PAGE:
If you’ve seen pictures of a Tsunami, you know what kind of devastation, chaos and havoc they can wreak. Do you ever felt like your personal and professional life…..your brain…..is a lot like that sometimes (or most of the time)?
Your not alone. It’s been said that in the last few decades, in particular the last one, that we’ve all been overcome by a Tsunami of a different sort: information overload. Our problem is no longer not enough information, but how to recognize what information we need and what to ignore. How can you overcome it?
Here are 3 ways:
First, you have to first protect the Asset (you). What follows may not seem relevant, but it actually starts here.
- Get a calendar that works for you and then lean into it; what gets on the calendar gets done. Electronic is best because you can interface and automate other productivity tools, but most important is that it actually works for you. Remember, your calendar is NOT your task list (big mistake), although having a task list that can interface and put tasks on your calendar is ideal.
- Find a task-list that works for you. I used ToDo in the past, but switched to Nozbe (really an overall productivity system) about a year and a 1/2 ago and haven’t looked back since, especially since it interfaces with my calendar, Evernote, and Dropbox.
- Get a priority and goal tracking system in place so you at the destination of your own choosing. How will it matter if you accomplish all your goals but arrive at the wrong destination? I’ve found that MH 5 Days To Your Best Year Ever course and Darren Hardy’s Living Your Best Year Ever (this one is more complicated) are both good compasses that help me do just that. Tying these tools into my weekly planning session has been transformative.
- Finally, carve out time and a space to think so you can be intentional about how you need to make these work for you.
The things above will allow you to keep your head above water so you can now begin to do something about the perpetual, oncoming information wave.
Second, determine what areas your passionate about, information and knowledge you want to master, keep up with, and be able to retrieve.
- This includes both stuff you want to know as well as the stuff you need to know.
- Don’t be afraid to make a major change in what topics you keep up with, even if it means giving up something you’ve followed for decades and are considered and “expert” at. When I became a professional coach, I started keeping up with information related to that field instead of physical therapy clinical practice. You have to accept that you can’t keep up with everything.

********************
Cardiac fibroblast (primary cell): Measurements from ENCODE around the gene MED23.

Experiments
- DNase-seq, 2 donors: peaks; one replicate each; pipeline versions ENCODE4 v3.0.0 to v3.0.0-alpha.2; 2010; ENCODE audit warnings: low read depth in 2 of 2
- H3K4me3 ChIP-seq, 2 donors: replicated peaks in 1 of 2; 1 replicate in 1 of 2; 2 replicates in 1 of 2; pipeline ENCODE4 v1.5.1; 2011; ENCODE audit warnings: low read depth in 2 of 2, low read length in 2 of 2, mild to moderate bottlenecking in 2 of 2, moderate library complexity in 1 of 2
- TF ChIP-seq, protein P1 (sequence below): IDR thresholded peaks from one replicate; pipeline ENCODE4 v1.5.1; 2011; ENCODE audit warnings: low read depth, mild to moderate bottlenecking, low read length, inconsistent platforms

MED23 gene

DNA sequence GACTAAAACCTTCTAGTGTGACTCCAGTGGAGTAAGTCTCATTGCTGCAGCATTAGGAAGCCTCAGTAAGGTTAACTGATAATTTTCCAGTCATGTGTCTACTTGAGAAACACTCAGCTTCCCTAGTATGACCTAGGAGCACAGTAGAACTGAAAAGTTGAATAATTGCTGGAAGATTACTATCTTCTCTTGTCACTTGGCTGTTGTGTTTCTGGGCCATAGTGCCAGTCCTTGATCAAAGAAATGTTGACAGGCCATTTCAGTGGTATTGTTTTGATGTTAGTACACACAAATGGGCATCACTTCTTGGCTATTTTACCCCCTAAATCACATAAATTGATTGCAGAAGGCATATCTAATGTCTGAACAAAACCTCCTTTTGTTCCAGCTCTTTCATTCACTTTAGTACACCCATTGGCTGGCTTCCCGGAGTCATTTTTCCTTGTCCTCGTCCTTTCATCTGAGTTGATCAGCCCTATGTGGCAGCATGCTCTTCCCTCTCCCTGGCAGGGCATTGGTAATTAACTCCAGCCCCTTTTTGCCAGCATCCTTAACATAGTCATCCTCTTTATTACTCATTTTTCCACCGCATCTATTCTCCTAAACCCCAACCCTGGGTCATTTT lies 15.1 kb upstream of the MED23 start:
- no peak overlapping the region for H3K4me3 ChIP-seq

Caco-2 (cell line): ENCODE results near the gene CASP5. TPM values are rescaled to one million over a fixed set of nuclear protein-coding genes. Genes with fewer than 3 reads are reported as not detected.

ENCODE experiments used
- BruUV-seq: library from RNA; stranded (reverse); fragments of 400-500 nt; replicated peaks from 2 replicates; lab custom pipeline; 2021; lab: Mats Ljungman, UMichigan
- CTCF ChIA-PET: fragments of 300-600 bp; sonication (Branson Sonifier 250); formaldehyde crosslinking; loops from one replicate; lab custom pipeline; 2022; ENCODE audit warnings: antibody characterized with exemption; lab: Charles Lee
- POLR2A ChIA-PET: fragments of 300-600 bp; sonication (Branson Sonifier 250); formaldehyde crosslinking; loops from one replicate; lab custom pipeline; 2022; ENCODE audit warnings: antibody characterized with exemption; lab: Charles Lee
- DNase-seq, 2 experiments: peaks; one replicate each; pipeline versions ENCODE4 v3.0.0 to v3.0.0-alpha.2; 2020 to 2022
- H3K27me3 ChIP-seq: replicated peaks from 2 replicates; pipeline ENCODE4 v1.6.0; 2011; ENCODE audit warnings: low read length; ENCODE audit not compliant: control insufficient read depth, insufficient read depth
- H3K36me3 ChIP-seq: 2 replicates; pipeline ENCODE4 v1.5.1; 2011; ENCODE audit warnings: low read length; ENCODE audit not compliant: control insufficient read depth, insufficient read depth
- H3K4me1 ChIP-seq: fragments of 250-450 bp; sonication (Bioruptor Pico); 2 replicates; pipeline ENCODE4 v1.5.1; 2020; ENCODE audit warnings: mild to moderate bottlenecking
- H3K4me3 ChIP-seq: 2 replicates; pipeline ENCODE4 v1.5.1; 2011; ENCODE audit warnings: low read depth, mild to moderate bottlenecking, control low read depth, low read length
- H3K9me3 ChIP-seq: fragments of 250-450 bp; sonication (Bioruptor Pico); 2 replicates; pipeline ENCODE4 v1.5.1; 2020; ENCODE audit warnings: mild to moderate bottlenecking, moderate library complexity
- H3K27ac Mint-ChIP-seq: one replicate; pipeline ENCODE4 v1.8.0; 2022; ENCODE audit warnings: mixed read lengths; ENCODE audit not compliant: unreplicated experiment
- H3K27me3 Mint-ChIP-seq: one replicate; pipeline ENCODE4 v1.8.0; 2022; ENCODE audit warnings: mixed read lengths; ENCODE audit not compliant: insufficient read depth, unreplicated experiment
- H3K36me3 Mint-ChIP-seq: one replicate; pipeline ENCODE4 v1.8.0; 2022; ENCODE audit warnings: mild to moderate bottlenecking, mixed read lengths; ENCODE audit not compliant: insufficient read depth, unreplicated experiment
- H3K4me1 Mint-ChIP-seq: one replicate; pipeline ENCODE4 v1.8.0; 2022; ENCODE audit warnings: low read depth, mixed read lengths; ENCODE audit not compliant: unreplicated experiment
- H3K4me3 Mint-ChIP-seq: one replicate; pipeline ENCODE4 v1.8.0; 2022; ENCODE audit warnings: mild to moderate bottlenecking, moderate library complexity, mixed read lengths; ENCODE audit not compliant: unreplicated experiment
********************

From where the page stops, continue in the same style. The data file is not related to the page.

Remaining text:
- Have a knowledge networking system for topics and Information you want to keep a pulse on but not necessarily master or retrieve. Having subject matter experts (SME’s) who are your friends, colleagues as well as web personalities and sites that you can tap into whenever the need arises are invaluable. Knowing what you need to be an SME in and what you can let go and rely on your network for is remarkably freeing.
- Develop an information foraging system that fits your current needs. It will take some time and may be as simple as who you follow on Twitter or the blogs you visit or subscribe to, but make sure you have a schedule and routine. I find information has to come or be “pushed” to me via Twitter, feeds or e-mail vs me having to go get it in order to be sustainable.
- Consistently keep up with the fewest sources possible that give you the most information (80/20 rule here). For the last two years, Michael Hyatt’s website and podcast have been my single best “1-stop shop” knowledge and productive resource site for helping me keep my Outer focus. If you haven’t connected with Michael Hyatt, you’re missing out. In fact, if you sign up for his blog you’ll get some great freebies, the most current one being How to have 10 Hours Off Your Workweek e-book. The Inside My Toolbox e-book was gold but isn’t currently available; maybe it will be again soon.
Third, have an information management system that works for you.
- Are you dealing with hard-copy, soft-copy or a combination?
- My system has evolved over the years. Before the advent of the Web, it consisted of hard-copy manila folders and arranging my soft-files in Explorer (and later Finder when I switched to a Mac).
- How you organize your file system will be important and determine whether you’re really able to use it. There are lots of ways to do it, but the most important thing is to find one that works for you….and that will probably take some experimenting.
- Put as much as you can in one place and make it as automatic as possible. I’ve been going soft-copy whenever possible. ScanSnap makes turning your hard-stuff to soft-stuff pretty easy as does Evernote’s web-clipper tool for stuff you find on the web.
Finally, my daily morning ritual is the fuel that makes all this go for me. Without that, I get out of alignment with myself, things drop and I lose focus on just about everything very, very quickly.
How about you? Please leave a comment and let me know what your doing to effectively keep your head above the information Tsunami and building your Outer focus as well as where you’re struggling. Either way, I’d love to hear from you!